Netflix’s video streaming service added in more subscribers than ever during the crucial holiday season, but the company signaled its growth is slowing in the U.S. as it begins to roll out double-digit price increases in its biggest market.
The slightly disappointing forecast issued Thursday for the opening three months of the new year overshadowed a solid earnings report covering the final quarter of last year — a key period for Netflix because subscriptions to its service are a popular holiday gift.
Netflix ended December with 139.3 million paid subscribers, slightly better than analysts had anticipated, according to FactSet. Of that total, 58.5 million were in the U.S., in line with what Netflix had projected.
Management predicted the company will gain another 8.9 million subscribers from January to March, but only 1.6 million are expected in the U.S. That is down substantially from an increase of 2.3 million paid U.S. subscribers at the same time last year.
That downturn in the U.S. raised alarms because Netflix is starting to raise its prices in the country by 13 to 18 percent this quarter, a move that Netflix is making to help pay for its rising programming costs as it competes for exclusive series and films against Amazon, Hulu, AT&T and Apple.
But the higher U.S. prices also threaten to cause some existing subscribers to cancel the service and discourage prospective new customers from joining. That phenomenon could undercut the subscriber growth that propels Netflix’s stock price more than any other factor.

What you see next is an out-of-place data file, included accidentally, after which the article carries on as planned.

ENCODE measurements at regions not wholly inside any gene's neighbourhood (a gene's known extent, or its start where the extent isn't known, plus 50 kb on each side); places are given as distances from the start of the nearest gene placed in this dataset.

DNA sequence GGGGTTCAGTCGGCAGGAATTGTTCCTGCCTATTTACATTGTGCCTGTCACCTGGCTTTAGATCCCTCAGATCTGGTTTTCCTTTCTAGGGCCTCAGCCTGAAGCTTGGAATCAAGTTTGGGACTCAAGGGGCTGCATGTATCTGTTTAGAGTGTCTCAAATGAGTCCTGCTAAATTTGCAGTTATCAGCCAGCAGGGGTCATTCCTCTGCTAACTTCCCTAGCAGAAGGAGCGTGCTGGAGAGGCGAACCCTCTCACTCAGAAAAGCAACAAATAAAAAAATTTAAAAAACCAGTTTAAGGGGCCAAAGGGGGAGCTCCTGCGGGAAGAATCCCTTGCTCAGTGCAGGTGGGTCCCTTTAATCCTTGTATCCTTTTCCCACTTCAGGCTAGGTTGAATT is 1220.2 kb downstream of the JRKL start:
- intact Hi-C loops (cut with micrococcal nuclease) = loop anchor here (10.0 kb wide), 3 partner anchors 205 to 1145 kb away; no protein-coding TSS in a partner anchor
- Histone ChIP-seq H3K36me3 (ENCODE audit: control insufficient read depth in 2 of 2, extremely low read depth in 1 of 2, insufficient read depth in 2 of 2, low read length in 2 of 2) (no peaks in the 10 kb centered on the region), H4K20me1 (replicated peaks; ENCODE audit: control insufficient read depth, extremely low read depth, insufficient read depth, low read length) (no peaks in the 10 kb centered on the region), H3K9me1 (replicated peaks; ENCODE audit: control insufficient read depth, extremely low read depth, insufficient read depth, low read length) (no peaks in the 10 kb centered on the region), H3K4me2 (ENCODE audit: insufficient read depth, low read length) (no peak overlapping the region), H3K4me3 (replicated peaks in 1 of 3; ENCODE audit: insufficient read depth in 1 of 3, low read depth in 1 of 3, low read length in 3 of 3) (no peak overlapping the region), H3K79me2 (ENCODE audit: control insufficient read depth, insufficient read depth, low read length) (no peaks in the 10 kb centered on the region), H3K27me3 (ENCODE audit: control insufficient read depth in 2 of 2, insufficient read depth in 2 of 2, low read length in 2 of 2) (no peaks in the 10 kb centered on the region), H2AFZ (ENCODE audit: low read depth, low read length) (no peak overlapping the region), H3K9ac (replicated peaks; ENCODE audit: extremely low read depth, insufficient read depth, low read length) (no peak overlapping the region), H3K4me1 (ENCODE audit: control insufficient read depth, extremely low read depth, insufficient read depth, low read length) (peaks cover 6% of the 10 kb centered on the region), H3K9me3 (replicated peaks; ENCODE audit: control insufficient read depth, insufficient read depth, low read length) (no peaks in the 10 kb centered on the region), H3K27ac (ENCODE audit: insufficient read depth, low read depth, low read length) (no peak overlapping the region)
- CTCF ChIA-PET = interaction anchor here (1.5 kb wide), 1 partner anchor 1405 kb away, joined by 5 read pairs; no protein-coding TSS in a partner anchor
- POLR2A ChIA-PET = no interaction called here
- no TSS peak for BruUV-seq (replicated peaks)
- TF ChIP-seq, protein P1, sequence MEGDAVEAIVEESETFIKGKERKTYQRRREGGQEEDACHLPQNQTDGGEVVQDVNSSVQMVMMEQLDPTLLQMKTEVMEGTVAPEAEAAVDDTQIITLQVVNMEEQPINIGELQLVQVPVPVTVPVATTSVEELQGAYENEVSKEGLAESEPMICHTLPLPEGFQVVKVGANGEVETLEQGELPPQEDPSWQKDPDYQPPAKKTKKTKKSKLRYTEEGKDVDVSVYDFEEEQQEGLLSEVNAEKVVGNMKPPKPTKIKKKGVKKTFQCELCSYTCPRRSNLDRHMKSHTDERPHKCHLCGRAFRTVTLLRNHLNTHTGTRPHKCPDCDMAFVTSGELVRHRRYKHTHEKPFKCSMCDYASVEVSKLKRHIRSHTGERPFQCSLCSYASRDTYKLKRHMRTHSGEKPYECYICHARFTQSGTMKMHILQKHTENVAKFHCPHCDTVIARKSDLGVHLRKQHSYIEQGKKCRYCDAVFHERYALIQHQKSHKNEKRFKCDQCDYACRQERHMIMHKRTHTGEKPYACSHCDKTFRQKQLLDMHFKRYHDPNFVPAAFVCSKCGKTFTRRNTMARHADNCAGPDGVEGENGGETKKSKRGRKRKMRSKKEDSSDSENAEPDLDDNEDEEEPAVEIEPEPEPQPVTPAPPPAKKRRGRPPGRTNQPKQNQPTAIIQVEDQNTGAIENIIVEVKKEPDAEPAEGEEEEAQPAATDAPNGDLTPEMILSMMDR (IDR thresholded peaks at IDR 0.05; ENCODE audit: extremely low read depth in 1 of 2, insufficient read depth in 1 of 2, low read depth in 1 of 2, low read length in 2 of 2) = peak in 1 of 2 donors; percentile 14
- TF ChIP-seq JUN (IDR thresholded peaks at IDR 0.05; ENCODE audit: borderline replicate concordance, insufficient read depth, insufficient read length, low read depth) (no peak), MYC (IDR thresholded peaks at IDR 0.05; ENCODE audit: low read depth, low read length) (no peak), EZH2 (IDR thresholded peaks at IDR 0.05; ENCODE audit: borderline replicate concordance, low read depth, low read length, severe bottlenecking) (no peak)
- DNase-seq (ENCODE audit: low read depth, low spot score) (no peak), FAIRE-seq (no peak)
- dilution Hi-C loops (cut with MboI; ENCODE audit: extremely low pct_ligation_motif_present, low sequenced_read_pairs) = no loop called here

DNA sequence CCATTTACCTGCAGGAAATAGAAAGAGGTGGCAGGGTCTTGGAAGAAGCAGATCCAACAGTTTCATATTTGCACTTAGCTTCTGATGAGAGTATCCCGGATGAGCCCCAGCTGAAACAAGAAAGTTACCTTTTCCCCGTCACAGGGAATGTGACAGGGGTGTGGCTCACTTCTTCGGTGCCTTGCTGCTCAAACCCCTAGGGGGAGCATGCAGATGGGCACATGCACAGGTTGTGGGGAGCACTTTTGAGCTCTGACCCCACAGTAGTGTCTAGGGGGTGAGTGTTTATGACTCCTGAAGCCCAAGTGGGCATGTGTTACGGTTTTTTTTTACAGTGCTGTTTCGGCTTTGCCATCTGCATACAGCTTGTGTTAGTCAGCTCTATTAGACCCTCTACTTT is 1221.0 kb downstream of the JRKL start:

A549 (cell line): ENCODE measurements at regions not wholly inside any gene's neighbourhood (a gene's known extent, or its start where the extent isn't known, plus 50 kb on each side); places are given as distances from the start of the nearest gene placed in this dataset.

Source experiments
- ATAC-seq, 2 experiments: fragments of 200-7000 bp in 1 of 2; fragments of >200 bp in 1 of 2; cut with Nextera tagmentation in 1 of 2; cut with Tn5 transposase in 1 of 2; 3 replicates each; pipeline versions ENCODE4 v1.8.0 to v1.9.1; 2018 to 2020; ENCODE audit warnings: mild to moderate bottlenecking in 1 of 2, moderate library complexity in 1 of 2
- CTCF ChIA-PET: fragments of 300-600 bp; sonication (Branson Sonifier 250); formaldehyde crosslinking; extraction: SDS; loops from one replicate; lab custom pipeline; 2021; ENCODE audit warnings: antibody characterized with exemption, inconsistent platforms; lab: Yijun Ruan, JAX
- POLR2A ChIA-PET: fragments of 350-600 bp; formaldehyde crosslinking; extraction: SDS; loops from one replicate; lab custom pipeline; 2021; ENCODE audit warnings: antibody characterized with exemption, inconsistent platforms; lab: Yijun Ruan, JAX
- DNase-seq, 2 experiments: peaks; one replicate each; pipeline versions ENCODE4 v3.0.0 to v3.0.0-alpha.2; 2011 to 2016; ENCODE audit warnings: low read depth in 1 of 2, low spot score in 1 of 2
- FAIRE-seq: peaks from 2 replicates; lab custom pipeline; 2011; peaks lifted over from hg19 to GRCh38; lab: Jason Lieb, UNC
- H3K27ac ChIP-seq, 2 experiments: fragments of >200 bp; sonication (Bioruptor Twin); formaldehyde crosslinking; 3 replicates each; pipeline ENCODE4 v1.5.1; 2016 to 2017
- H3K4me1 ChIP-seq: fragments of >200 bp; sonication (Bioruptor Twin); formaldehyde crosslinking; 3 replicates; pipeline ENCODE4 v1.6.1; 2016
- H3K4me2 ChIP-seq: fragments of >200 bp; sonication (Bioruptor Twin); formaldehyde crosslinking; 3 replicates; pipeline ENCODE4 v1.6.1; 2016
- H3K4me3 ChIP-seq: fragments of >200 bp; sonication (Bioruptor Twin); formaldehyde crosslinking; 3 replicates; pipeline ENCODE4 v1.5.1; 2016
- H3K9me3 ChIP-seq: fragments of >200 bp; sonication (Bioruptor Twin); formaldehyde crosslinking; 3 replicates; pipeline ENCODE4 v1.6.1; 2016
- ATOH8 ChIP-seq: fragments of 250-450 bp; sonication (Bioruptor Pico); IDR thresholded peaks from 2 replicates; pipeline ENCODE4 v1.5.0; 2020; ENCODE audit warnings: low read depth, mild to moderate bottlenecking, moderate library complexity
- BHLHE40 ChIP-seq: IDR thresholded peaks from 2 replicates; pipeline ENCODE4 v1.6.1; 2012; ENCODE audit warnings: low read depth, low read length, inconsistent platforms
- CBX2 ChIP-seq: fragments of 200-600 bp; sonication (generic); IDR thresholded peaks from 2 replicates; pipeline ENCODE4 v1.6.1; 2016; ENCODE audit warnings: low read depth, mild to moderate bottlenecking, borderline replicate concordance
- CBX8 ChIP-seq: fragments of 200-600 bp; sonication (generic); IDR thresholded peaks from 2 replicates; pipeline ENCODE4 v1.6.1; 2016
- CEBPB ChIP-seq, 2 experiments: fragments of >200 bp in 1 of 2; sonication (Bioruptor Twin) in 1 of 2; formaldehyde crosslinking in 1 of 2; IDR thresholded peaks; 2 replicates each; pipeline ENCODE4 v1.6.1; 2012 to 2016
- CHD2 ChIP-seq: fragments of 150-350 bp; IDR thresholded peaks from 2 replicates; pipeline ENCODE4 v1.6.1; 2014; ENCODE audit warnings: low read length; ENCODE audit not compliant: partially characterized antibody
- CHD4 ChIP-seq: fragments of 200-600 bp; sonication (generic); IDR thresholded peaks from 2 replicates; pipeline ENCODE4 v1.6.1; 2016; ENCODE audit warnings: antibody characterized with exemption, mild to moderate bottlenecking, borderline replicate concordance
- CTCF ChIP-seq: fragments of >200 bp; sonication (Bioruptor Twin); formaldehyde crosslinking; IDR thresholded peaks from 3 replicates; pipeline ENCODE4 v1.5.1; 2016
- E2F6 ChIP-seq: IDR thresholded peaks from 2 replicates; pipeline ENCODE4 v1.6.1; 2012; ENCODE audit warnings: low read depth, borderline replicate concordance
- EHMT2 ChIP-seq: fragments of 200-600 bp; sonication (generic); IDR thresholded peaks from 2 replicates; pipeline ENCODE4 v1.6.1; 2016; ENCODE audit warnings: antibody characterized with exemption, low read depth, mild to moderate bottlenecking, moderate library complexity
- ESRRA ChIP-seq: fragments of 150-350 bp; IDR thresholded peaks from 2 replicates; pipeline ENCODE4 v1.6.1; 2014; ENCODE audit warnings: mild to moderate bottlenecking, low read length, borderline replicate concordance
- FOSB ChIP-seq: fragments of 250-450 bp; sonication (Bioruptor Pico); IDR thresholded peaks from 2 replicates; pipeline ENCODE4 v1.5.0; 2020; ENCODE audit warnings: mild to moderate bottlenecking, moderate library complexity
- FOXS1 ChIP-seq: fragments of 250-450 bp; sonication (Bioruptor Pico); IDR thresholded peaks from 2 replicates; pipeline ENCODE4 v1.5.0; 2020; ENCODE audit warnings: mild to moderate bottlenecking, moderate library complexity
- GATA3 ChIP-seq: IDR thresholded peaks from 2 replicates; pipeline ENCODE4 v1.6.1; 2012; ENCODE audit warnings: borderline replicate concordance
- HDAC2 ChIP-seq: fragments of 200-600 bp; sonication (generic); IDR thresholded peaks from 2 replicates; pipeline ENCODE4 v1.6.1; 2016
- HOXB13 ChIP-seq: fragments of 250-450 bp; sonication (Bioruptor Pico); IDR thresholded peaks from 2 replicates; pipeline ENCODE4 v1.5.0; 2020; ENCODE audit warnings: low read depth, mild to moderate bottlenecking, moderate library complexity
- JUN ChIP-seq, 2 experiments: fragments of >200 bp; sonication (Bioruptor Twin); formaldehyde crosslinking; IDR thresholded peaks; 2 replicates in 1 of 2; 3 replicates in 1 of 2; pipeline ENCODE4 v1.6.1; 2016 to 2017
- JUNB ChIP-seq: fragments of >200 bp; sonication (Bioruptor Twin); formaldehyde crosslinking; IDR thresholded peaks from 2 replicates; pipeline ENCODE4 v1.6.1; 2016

Netflix’s shares fell nearly 4 percent in Thursday’s extended trading after the earnings report and forecast came out. Even so, Netflix’s stock remains above its levels before the company announced the U.S. price increase earlier this week, a sign that more investors believe management is doing the right thing for the company’s long-term financial health as it continues to burn through more cash than it is bringing in.
The company based Los Gatos, California, had a negative cash flow of $1.3 billion in fourth quarter, bringing its total for all of 2018 to a negative $3 billion. Netflix expected to burn through another $3 billion this year as it continues to spend heavily for the rights to acclaimed series, such as “Stranger Things,” and popular movies, including the recently released “Bird Box,” which the company said has been watched by 80 million households since its Dec. 21 debut on the streaming service.
But Netflix remains profitable under the accounting rules allowed for entertainment companies. It earned $133.9 million, or 30 cents per share, for the fourth quarter, a 28 percent decrease from $185.5 million, or 41 cents per share, at the same time in the prior year. The earnings per share exceeded the average estimate of 24 cents among analysts surveyed by Zacks Investment Research.
Revenue for the past quarter climbed 27 percent from the previous year to $4.2 billion, in line with analysts’ estimates.